Is it a higher priced resource?
Intermittent resource – not reliable?
Can Vermont wind make a difference or
would we be better doing something else?
Siting: electrical, aesthetic, and environmental
impacts
Local economic harms?
How Would the Benefits of a Wind
Project Flow Through to Ratepayers?
     Depends on Ownership
 Ownership    Risk      Reward
   Type
 Merchant     Low        Low

 Long Term   Limited    Limited
  Contract
   Utility    High      100%
 Ownership
         Reliability and Wind Power

 All Types Generation Need Back Up
 Reliability Guidelines Dictate Operating
  Reserves at Any Particular Time
      Large Plants Require Most Reserves
 The Variability in Output from a Wind Turbine
  Installation is Insignificant Compared to the
  Variability in the Load
 Every KiloWatt-hour generated by a wind plant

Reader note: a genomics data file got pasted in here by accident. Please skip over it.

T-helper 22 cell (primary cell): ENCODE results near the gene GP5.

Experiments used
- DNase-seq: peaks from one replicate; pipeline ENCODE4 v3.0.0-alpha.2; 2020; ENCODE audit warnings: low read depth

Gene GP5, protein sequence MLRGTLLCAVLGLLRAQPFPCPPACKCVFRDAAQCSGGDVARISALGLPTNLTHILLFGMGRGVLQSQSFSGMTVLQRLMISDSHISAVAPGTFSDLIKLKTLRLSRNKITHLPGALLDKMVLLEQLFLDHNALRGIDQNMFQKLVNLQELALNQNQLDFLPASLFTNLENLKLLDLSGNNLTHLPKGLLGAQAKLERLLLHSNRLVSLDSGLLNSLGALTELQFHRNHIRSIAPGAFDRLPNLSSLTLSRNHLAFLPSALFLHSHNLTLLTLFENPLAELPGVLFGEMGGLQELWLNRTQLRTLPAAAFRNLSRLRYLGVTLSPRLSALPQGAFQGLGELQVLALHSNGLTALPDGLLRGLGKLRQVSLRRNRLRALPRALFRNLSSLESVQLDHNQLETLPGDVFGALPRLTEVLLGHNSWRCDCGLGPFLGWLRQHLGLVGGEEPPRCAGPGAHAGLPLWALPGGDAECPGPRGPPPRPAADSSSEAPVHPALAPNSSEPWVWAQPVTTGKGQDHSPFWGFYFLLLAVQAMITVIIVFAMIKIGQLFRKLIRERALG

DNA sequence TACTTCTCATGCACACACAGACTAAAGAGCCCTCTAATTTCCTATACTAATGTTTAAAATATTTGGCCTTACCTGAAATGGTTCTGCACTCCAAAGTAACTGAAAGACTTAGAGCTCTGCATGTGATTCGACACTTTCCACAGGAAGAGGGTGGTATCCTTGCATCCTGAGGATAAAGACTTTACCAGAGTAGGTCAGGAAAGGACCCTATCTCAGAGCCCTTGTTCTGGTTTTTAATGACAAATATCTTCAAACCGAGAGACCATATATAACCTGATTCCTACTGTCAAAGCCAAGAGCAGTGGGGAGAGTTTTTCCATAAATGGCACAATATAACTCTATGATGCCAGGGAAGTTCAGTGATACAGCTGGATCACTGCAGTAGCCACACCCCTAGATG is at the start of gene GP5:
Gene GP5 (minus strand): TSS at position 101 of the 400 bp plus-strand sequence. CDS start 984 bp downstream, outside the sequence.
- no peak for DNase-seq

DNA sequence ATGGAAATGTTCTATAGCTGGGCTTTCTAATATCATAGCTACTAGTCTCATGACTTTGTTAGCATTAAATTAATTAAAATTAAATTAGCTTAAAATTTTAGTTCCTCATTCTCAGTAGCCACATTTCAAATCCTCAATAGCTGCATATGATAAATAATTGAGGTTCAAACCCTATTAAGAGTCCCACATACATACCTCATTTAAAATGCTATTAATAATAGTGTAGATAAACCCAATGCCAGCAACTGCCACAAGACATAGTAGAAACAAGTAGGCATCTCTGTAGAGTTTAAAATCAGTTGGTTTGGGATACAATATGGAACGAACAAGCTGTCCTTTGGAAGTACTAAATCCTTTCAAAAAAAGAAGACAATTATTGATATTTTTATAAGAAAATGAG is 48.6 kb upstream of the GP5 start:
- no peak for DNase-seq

will offset generation from a fossil fueled plant
      Most Likely Located in New England
  Conclusions
Looking at the state, Vermont needs to make a
major commitment for new power sources before
2015
Some smaller utilities have more immediate needs
From an energy planning point of view, there is no
reason wind power can’t be an option
 The allocation of benefits and costs will depend
on ownership
 The devil is in the details




“But what if we do switch to gas,
and then the cost goes through the roof?”
Questions for discussion
            What do we want in the portfolio?
               Not just wind v. gas & nukes
               Wind, hydro, biomass, CHP, efficiency are
                all competing for our investment $
               Whose needs are we trying to meet?
            Who is taking what risks?
               Utility-based or market-based ?
               Can we move to risk-based analysis?
            Can we be creative with the siting
            process and community solutions?

				
DOCUMENT INFO
Shared By:
Categories:
Tags:
Stats:
views:5
posted:9/1/2012
language:Unknown
pages:22